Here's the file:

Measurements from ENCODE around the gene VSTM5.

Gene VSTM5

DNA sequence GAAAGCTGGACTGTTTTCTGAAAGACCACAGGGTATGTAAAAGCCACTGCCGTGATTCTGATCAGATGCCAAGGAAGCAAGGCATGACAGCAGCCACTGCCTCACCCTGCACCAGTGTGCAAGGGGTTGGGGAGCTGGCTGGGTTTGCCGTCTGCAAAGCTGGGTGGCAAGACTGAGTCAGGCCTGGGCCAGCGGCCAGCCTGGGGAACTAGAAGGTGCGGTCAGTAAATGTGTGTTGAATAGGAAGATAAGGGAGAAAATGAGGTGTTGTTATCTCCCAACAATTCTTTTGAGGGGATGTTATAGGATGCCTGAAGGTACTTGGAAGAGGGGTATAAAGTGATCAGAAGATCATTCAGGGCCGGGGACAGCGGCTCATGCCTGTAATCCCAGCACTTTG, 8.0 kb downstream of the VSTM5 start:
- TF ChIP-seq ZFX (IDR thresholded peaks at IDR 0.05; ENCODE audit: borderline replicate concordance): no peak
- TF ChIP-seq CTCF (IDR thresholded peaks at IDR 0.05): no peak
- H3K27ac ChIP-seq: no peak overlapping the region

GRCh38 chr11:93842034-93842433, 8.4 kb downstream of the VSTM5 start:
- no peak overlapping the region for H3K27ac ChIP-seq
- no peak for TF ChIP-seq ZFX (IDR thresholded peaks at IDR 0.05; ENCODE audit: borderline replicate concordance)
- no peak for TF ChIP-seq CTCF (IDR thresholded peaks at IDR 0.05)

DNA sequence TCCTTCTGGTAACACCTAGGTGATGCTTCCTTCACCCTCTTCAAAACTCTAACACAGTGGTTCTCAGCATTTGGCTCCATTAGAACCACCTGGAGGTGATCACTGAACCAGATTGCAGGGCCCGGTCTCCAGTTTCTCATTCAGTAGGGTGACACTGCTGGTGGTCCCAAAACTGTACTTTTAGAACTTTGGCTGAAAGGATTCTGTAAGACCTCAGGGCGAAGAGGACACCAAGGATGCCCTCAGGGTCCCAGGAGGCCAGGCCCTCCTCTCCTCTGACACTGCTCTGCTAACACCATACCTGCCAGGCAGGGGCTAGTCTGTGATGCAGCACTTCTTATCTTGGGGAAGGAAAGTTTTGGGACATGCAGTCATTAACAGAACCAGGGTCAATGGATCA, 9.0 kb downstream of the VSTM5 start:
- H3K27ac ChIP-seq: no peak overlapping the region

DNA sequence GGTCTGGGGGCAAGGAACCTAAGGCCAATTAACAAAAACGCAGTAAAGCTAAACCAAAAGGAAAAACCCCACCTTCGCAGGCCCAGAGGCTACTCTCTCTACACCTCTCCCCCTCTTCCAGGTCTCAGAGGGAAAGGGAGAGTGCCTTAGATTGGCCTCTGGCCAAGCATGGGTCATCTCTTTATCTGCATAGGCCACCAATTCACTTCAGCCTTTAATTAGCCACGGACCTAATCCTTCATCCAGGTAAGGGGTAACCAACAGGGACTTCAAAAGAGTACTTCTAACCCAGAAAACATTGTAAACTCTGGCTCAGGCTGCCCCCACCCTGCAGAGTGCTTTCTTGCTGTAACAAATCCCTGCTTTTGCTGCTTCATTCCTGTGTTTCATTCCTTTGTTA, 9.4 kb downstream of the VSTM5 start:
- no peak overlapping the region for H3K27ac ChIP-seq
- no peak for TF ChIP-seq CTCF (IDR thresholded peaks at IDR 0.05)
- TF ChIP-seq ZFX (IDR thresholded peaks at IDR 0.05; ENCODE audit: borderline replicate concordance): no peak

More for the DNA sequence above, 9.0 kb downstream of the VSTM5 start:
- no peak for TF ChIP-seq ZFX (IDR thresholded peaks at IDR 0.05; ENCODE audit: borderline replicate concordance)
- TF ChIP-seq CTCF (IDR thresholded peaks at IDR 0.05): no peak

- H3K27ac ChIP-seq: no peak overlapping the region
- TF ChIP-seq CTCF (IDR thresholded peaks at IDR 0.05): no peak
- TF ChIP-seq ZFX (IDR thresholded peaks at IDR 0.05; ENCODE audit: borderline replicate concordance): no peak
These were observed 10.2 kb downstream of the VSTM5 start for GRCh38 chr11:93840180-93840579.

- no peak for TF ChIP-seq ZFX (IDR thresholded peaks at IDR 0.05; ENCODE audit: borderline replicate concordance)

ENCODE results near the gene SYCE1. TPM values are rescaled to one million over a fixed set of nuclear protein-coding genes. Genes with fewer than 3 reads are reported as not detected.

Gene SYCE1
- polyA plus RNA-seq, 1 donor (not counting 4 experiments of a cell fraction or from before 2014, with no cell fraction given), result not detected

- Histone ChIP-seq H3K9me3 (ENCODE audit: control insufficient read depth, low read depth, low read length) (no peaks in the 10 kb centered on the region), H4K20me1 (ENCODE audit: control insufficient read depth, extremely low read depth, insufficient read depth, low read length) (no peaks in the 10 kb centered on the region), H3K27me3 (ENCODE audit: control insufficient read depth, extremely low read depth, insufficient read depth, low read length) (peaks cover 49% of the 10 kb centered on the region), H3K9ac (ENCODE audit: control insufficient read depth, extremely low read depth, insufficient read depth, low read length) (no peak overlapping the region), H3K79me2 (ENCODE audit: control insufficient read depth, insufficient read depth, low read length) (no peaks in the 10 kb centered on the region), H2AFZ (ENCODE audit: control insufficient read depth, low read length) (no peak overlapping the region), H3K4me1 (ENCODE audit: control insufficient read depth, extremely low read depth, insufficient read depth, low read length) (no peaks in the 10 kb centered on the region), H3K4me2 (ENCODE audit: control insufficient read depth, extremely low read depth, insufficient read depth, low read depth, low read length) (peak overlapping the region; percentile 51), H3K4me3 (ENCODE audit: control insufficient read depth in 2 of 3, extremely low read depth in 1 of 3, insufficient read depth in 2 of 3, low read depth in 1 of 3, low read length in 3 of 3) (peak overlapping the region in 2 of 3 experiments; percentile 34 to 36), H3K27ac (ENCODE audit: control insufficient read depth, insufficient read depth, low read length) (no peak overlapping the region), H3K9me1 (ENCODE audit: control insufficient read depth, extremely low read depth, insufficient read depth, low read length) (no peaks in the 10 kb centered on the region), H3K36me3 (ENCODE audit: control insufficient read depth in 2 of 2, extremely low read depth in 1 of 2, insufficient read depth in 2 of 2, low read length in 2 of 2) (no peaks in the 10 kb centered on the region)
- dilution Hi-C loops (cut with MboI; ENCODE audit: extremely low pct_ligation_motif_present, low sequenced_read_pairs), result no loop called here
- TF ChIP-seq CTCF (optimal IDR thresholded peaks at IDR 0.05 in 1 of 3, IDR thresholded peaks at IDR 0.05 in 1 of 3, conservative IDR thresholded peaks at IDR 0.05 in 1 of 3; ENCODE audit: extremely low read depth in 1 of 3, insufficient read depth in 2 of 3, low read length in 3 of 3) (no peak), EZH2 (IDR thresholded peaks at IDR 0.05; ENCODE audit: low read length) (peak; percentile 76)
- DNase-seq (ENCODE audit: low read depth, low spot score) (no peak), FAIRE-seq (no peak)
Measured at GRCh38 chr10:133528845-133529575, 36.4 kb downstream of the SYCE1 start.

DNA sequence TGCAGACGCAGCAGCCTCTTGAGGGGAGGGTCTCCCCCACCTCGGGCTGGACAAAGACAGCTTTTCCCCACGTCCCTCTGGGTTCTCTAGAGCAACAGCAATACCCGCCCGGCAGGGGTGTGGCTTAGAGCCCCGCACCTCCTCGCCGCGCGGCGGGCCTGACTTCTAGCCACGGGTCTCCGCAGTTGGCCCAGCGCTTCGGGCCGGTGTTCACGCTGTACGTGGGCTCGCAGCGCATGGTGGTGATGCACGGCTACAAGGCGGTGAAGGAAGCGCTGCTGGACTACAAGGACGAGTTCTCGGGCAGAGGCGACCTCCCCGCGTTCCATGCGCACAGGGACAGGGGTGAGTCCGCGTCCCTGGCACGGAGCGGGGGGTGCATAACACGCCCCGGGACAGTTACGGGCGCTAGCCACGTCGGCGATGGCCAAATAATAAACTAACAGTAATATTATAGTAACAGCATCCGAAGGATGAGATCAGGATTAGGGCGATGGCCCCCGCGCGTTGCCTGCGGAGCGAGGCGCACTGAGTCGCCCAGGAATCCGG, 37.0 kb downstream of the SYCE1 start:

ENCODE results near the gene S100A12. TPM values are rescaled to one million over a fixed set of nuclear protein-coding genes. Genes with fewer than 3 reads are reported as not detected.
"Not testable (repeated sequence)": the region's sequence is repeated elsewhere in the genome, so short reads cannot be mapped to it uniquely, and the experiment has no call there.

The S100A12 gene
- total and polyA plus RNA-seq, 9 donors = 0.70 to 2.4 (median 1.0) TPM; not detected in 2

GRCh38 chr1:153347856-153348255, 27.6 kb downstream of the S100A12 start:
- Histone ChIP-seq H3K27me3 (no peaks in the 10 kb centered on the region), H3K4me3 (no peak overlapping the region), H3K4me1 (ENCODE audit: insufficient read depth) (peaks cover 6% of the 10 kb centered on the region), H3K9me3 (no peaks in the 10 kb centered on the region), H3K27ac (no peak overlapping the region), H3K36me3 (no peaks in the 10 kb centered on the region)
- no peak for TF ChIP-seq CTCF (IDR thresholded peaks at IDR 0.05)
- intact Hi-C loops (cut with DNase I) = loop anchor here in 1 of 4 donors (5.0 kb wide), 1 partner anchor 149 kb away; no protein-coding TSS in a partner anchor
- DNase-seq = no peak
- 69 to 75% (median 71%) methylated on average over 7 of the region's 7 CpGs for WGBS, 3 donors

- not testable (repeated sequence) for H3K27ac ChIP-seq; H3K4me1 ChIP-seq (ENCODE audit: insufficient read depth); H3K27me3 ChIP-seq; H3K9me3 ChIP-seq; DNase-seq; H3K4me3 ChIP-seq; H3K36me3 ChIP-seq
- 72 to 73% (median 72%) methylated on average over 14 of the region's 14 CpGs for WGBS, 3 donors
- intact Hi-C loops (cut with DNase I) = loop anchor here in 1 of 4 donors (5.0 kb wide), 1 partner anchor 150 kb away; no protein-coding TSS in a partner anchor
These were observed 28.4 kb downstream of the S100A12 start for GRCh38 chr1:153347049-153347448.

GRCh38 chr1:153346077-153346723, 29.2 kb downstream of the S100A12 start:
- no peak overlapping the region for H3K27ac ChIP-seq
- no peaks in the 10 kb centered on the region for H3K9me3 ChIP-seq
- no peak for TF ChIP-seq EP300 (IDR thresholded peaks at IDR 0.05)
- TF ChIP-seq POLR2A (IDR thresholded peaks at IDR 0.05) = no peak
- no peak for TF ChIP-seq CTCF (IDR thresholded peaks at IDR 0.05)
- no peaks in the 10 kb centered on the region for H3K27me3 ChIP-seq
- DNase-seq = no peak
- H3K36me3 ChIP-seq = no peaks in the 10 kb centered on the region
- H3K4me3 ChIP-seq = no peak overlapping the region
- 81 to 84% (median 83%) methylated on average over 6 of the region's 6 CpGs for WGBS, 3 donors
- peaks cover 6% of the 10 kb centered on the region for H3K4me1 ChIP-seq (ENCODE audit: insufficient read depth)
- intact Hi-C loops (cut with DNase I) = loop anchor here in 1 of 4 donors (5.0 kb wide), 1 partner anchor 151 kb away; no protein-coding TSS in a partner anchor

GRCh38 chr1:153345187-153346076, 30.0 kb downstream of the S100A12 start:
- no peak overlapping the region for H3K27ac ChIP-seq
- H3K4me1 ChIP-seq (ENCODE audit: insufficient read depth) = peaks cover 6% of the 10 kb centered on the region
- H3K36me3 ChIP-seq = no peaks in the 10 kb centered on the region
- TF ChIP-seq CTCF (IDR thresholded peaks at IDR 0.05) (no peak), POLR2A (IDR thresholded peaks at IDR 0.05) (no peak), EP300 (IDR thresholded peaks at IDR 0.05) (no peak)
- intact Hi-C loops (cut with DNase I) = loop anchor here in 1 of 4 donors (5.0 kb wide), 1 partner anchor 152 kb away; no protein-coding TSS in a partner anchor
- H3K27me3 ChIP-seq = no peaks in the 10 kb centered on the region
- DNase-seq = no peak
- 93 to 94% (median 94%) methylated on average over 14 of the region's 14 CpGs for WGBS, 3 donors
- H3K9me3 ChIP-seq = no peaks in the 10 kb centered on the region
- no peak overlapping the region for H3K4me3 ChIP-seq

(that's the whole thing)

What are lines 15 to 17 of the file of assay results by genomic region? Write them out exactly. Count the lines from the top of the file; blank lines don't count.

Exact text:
- no peak for TF ChIP-seq CTCF (IDR thresholded peaks at IDR 0.05)
- TF ChIP-seq ZFX (IDR thresholded peaks at IDR 0.05; ENCODE audit: borderline replicate concordance): no peak

More for the DNA sequence above, 9.0 kb downstream of the VSTM5 start: